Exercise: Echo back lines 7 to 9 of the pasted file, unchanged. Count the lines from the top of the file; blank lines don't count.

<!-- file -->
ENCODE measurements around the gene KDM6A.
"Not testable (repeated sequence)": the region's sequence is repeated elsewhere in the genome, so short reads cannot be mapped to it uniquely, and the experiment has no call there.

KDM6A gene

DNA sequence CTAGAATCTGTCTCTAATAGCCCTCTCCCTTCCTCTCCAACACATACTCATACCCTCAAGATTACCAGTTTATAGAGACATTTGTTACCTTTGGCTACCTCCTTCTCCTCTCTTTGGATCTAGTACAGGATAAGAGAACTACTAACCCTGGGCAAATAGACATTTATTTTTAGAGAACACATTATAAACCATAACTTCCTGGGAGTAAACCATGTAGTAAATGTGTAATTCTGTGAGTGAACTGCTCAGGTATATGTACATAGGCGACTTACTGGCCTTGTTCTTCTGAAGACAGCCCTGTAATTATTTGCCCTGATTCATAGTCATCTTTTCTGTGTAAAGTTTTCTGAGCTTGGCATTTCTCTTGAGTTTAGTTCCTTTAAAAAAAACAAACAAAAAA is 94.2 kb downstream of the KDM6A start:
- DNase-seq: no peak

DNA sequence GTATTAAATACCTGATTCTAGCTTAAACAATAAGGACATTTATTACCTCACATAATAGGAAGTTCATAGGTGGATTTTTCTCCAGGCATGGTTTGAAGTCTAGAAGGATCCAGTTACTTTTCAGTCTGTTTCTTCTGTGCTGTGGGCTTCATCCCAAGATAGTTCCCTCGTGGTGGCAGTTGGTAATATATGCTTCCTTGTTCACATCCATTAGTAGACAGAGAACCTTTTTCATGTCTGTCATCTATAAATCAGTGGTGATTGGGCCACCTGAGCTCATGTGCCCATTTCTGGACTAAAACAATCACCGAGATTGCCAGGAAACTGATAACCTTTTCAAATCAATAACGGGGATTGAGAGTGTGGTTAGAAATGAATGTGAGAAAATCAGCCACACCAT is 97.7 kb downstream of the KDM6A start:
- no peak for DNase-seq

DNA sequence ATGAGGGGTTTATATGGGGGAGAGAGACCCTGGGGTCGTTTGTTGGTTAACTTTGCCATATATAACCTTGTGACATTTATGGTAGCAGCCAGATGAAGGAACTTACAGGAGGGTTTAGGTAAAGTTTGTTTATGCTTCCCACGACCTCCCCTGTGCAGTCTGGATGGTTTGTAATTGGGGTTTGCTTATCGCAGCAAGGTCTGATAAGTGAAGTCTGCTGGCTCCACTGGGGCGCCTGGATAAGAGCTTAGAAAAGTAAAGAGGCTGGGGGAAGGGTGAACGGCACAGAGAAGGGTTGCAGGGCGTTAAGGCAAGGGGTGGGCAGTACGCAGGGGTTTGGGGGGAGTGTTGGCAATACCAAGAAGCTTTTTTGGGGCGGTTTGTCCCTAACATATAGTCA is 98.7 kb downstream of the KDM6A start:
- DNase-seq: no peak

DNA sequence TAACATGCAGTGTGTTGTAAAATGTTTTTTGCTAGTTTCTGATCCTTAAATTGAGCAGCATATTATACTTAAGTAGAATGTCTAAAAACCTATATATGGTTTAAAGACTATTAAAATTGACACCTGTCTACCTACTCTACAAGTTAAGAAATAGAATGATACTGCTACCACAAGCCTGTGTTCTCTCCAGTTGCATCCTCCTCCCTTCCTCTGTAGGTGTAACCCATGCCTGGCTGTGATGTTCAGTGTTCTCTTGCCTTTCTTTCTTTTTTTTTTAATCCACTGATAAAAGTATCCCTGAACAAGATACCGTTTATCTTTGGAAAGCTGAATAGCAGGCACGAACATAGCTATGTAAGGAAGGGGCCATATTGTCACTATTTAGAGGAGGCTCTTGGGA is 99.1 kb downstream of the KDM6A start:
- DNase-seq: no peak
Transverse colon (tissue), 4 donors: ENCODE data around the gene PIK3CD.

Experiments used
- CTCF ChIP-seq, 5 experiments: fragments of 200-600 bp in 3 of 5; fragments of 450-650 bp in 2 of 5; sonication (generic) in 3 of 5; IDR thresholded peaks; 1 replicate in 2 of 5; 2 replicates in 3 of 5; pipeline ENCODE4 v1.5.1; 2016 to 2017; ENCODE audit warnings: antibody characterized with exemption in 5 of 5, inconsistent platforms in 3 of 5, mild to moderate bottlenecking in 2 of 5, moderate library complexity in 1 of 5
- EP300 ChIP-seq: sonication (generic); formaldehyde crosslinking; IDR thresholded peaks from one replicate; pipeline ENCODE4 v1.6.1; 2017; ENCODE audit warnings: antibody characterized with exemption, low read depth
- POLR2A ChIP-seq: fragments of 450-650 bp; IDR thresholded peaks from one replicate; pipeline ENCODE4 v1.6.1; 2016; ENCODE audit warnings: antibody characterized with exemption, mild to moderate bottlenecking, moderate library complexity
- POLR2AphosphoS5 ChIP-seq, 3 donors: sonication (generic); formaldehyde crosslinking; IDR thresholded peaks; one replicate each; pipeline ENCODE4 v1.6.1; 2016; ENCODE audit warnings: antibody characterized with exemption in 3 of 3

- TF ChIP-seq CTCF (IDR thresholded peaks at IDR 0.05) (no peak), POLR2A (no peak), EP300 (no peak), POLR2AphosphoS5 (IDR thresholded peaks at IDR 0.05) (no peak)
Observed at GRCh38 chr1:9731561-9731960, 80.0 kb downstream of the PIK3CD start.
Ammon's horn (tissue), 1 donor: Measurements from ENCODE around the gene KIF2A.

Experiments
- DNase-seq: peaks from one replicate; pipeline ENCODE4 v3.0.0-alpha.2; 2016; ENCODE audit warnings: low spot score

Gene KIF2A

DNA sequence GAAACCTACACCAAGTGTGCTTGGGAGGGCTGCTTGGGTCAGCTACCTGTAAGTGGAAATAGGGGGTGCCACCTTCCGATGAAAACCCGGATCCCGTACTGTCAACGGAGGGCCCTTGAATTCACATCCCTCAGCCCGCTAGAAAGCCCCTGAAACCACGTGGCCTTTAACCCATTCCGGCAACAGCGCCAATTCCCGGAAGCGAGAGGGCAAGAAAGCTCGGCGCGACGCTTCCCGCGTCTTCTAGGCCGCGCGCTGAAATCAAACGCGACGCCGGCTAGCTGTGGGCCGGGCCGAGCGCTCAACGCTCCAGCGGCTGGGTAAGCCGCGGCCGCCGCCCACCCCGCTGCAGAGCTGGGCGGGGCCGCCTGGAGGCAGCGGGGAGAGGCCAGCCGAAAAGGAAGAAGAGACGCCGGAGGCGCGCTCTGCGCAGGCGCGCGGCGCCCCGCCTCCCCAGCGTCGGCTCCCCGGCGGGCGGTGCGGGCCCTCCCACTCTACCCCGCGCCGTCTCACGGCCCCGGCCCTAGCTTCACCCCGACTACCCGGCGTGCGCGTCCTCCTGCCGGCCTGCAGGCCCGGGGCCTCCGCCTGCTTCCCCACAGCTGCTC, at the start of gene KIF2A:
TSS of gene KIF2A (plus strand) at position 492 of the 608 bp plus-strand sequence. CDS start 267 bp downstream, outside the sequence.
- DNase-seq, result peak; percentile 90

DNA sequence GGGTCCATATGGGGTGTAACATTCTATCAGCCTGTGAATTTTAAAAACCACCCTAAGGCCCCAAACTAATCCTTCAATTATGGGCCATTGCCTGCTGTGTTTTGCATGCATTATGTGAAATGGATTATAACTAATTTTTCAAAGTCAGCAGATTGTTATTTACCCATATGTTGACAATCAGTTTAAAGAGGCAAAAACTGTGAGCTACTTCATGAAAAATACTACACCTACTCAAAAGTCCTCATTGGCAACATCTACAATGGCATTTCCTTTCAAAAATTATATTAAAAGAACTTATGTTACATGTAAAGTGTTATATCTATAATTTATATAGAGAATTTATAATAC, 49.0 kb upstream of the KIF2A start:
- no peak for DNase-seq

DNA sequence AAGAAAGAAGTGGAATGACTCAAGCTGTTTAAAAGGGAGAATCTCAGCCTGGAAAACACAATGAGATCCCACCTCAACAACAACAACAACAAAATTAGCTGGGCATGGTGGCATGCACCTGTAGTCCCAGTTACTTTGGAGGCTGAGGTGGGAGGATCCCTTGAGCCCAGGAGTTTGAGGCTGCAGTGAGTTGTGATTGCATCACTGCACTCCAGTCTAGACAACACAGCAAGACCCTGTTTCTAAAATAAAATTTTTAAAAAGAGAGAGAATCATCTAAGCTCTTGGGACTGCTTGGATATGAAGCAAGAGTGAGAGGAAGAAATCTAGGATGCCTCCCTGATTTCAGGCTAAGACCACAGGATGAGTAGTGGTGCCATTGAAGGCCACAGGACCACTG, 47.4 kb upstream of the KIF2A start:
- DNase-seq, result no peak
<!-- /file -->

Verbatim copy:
- no peak for DNase-seq

DNA sequence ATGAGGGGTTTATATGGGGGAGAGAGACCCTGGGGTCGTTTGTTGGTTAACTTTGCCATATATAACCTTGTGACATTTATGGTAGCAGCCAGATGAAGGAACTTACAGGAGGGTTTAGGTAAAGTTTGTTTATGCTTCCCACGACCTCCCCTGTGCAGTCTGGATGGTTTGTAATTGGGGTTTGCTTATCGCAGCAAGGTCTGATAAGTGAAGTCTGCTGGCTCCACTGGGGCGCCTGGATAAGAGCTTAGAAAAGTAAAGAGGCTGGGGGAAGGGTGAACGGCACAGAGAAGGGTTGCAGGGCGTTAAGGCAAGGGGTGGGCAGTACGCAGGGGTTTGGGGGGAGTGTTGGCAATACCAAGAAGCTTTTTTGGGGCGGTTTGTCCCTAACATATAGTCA is 98.7 kb downstream of the KDM6A start:
- DNase-seq: no peak